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Net firms face grilling on China

Net firms face grilling on China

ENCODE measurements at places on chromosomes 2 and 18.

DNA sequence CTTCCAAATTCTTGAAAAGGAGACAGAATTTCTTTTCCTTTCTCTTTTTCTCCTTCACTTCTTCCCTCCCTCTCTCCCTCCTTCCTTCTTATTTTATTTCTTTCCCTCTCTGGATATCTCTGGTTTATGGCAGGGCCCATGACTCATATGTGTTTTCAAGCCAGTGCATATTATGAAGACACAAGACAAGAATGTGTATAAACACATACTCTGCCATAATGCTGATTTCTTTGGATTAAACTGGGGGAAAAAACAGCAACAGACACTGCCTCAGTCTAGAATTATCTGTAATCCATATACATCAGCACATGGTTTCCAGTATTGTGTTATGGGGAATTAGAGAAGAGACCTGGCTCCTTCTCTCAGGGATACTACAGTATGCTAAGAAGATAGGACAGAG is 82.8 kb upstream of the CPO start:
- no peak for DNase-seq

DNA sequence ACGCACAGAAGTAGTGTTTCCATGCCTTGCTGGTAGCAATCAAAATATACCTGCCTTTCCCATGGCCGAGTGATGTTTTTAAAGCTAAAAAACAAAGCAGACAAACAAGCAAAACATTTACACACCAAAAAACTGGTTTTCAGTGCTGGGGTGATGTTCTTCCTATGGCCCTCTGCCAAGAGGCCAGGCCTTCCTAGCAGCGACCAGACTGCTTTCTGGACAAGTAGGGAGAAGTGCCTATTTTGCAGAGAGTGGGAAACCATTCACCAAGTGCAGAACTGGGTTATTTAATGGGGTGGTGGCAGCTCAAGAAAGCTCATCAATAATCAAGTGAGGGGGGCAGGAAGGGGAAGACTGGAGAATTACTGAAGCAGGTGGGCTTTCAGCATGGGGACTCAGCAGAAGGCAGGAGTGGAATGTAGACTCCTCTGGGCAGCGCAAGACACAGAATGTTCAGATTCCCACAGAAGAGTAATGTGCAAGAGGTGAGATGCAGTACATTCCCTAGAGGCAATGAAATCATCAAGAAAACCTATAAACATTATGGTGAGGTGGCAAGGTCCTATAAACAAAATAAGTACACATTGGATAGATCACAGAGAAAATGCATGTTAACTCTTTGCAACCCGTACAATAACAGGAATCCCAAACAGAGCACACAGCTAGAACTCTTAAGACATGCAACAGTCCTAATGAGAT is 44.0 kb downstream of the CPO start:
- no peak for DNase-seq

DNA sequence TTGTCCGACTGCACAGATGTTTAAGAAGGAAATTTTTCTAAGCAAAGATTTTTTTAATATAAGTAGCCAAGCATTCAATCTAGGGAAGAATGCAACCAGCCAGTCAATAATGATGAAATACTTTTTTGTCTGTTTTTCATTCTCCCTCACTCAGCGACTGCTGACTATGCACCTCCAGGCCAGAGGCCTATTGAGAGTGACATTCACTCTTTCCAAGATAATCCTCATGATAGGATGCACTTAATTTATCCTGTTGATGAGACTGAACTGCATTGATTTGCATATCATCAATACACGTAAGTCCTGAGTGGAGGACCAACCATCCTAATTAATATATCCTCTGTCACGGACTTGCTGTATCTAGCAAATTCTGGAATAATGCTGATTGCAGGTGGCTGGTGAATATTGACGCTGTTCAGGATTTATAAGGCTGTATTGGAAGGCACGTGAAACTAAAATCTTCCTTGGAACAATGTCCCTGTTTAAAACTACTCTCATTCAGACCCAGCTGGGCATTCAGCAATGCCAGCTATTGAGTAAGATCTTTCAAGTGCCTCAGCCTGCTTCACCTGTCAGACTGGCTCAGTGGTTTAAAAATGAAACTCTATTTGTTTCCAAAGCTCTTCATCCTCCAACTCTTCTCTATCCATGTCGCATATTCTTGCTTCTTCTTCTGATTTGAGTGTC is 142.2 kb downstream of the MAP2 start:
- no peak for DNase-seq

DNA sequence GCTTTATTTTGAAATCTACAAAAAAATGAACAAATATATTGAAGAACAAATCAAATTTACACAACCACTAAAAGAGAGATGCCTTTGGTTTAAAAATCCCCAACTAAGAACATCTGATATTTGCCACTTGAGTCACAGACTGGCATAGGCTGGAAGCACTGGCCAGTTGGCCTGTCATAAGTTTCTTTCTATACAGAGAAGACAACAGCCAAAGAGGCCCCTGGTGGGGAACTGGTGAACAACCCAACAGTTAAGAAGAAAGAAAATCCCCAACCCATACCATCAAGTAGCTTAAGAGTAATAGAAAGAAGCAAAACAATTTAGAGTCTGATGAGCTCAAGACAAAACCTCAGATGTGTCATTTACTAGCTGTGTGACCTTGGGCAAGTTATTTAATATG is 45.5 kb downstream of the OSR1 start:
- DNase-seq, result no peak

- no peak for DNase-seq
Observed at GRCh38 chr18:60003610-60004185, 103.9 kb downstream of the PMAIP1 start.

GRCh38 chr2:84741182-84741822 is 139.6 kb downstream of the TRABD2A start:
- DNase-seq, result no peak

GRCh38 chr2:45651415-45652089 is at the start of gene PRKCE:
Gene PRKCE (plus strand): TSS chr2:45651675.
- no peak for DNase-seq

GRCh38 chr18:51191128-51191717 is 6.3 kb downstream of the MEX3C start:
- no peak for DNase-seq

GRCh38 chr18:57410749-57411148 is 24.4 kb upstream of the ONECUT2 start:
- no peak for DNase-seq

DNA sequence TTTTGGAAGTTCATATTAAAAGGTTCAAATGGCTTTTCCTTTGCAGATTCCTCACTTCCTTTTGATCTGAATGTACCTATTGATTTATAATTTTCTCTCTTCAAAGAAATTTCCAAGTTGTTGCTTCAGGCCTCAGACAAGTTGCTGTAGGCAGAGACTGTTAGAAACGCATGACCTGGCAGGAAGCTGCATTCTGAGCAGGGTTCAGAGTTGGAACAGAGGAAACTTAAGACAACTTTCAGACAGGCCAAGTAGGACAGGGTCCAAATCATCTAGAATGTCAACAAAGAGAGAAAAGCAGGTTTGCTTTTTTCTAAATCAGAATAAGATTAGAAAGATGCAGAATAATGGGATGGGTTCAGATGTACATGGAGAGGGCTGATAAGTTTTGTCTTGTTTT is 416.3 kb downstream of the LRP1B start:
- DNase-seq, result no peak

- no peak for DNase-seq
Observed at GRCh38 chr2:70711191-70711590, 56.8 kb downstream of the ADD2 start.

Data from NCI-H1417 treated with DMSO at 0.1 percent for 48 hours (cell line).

Leading US technology companies will hit back at allegations they are complicit in censoring internet users at a Congressional hearing on the ethics of doing business in China. US lawmakers last month accused Microsoft, Yahoo, Cisco Systems and Google of giving into pressure from Beijing and censoring websites in violation of American principles of free speech. China's rapidly expanding online market has become a powerful magnet for foreign investment and for a steady stream of IT professionals from around the world. The country's internet population - some 111 million, 64 million of whom have broadband - is second in size only to the US. Yet the Chinese government enforces strict laws on internet use, blocking content it considers a threat, including references to the Tiananmen Square massacre and notable dissidents. The row over censorship is proving embarrassing and potentially damaging for companies, who are facing increasing pressure not to conform to Beijing's conditions. Last month Tom Lantos, Democratic head of the Congressional Human Rights Caucus, said there had been "a string of disturbing incidents" in which US-based companies had "caved in to Beijing for the sake of profits". Media watchdog Reporters Without Borders has accused Yahoo of providing China with information that helped identify and convict two internet writers. Li Zhi was jailed for eight years in 2003, after posting comments that criticised official corruption. Writer Shi Tao, was sentenced to 10 years in prison in April 2005 after criticising human rights abuses. Google came under fire last month after it announced it would block politically sensitive terms on its new China search site, in agreement with conditions set by Beijing. The controversy has particular resonance because it concerns the suppression of political expression on the internet, a technology that many users see as an empowering and democratising force - where it is allowed to be. 'Dilemma' of China business Senior figures from the four internet companies are expected to say that they need governments to work with them to protect the interests of all internet services when they go before the House International Relations subcommittee on global human rights. In a joint statement issued last month, Microsoft and Yahoo said that they lacked the leverage on their own to influence world governments. Yahoo spokeswoman Mary Osako told the BBC: "All US and international firms operating in China face the same dilemma of complying with laws that lack transparency and that can have disturbing consequences inconsistent with our own beliefs." She added: "The choice in China is not whether to comply with law enforcement demands, it is whether to remain in China." Microsoft founder Bill Gates last month told delegates at the World Economic Forum that state censorship was no reason for technology companies not to do business in China. Mr Gates said the internet "is contributing to Chinese political engagement" as "access to the outside world is preventing more censorship". "I do think information flow is happening in China ... saying that even by existing there, contributions to a national dialogue have taken place. There's no doubt in my mind that's been a huge plus." Chinese use of the internet is also of great interest to policy-makers who are watching the impact of the change in mass communication, especially in the context of China's cultural and political traditions. Professor Guo Liang, of Beijing's Chinese Academy of Social Sciences, recently published results from his in-depth, multi-year study of internet use in China and its impact on Chinese society. When it came to the internet and politics, Prof Guo found respondents had very strong expectations that the internet would effect positive change in politics in China. More than 60% of those surveyed agreed or "strongly agreed" that high-level officials would "better understand the common people's views through the internet".

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